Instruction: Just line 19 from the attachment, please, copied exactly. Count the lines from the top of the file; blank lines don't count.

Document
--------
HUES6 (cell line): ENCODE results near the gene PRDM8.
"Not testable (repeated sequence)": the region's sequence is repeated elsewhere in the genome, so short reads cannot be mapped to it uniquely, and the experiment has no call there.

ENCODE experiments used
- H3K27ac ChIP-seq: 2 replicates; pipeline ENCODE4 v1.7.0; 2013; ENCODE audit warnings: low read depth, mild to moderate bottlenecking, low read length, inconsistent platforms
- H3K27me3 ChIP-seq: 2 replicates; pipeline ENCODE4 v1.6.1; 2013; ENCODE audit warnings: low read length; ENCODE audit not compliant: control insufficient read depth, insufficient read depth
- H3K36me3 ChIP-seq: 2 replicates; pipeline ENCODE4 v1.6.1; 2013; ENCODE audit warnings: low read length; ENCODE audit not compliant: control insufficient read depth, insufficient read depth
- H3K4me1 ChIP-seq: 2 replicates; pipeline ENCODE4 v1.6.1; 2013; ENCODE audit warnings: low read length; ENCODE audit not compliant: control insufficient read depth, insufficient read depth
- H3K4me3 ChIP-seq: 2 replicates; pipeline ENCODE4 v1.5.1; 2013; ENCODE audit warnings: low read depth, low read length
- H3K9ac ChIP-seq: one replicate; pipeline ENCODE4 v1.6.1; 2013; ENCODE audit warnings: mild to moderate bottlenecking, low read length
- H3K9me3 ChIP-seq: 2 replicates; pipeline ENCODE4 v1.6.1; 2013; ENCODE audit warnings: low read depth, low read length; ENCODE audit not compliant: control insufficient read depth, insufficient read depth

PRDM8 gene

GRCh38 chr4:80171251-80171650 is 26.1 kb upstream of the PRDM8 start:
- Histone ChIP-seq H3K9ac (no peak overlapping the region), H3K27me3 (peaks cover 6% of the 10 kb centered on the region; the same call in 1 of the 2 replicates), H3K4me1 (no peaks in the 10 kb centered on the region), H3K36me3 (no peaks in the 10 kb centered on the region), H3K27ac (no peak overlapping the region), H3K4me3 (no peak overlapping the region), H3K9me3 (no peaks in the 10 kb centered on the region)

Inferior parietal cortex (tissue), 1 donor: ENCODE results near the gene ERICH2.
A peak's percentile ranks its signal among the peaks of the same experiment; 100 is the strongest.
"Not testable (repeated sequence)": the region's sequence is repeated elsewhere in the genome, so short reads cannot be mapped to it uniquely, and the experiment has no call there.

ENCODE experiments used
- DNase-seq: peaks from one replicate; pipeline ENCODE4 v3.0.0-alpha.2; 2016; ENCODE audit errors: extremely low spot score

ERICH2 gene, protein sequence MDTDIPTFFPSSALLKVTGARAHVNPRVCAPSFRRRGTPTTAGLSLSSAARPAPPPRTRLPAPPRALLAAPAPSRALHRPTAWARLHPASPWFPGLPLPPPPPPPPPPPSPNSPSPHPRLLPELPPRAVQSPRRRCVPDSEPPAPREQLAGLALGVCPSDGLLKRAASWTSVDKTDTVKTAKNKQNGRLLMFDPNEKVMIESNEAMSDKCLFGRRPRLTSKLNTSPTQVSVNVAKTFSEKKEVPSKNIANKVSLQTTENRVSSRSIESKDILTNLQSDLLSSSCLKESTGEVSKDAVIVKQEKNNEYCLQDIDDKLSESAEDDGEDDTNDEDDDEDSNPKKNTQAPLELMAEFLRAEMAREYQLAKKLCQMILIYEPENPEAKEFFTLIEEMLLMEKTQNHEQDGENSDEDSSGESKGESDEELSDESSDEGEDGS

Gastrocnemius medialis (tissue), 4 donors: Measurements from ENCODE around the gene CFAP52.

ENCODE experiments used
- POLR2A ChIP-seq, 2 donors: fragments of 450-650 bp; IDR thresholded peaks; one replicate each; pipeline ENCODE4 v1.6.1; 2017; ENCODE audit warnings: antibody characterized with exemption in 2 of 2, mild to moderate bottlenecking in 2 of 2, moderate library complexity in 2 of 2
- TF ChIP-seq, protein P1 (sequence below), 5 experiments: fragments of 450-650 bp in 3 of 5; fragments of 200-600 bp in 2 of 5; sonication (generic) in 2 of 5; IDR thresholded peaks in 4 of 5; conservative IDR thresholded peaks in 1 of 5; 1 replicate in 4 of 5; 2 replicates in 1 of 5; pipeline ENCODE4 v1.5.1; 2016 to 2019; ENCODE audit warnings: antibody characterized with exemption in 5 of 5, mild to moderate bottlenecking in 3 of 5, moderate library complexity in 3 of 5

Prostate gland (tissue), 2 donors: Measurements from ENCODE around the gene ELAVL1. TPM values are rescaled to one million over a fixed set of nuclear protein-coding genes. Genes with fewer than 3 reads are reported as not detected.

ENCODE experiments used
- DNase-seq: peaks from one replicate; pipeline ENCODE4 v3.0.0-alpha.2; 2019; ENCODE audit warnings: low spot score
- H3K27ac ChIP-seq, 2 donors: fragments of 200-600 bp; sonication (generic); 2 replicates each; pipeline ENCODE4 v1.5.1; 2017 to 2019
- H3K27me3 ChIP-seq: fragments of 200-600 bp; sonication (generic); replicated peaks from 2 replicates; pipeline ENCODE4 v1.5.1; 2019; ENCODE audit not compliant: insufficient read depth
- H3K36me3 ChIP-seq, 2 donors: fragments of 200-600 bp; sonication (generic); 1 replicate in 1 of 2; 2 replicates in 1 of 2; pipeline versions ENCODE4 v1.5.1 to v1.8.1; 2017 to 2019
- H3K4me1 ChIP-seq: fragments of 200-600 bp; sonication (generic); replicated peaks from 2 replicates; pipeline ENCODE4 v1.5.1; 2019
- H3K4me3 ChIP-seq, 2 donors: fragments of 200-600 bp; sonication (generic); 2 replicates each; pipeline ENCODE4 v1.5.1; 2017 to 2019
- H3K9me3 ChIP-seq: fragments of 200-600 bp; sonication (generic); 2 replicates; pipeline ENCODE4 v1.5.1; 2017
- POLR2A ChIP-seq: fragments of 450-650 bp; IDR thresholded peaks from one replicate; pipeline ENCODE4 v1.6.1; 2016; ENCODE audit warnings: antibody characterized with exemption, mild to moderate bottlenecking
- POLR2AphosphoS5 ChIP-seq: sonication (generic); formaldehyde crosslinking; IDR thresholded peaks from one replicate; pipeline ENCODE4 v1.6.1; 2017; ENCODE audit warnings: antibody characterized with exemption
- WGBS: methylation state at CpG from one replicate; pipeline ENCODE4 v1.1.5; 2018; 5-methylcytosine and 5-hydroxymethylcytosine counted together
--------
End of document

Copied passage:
ERICH2 gene, protein sequence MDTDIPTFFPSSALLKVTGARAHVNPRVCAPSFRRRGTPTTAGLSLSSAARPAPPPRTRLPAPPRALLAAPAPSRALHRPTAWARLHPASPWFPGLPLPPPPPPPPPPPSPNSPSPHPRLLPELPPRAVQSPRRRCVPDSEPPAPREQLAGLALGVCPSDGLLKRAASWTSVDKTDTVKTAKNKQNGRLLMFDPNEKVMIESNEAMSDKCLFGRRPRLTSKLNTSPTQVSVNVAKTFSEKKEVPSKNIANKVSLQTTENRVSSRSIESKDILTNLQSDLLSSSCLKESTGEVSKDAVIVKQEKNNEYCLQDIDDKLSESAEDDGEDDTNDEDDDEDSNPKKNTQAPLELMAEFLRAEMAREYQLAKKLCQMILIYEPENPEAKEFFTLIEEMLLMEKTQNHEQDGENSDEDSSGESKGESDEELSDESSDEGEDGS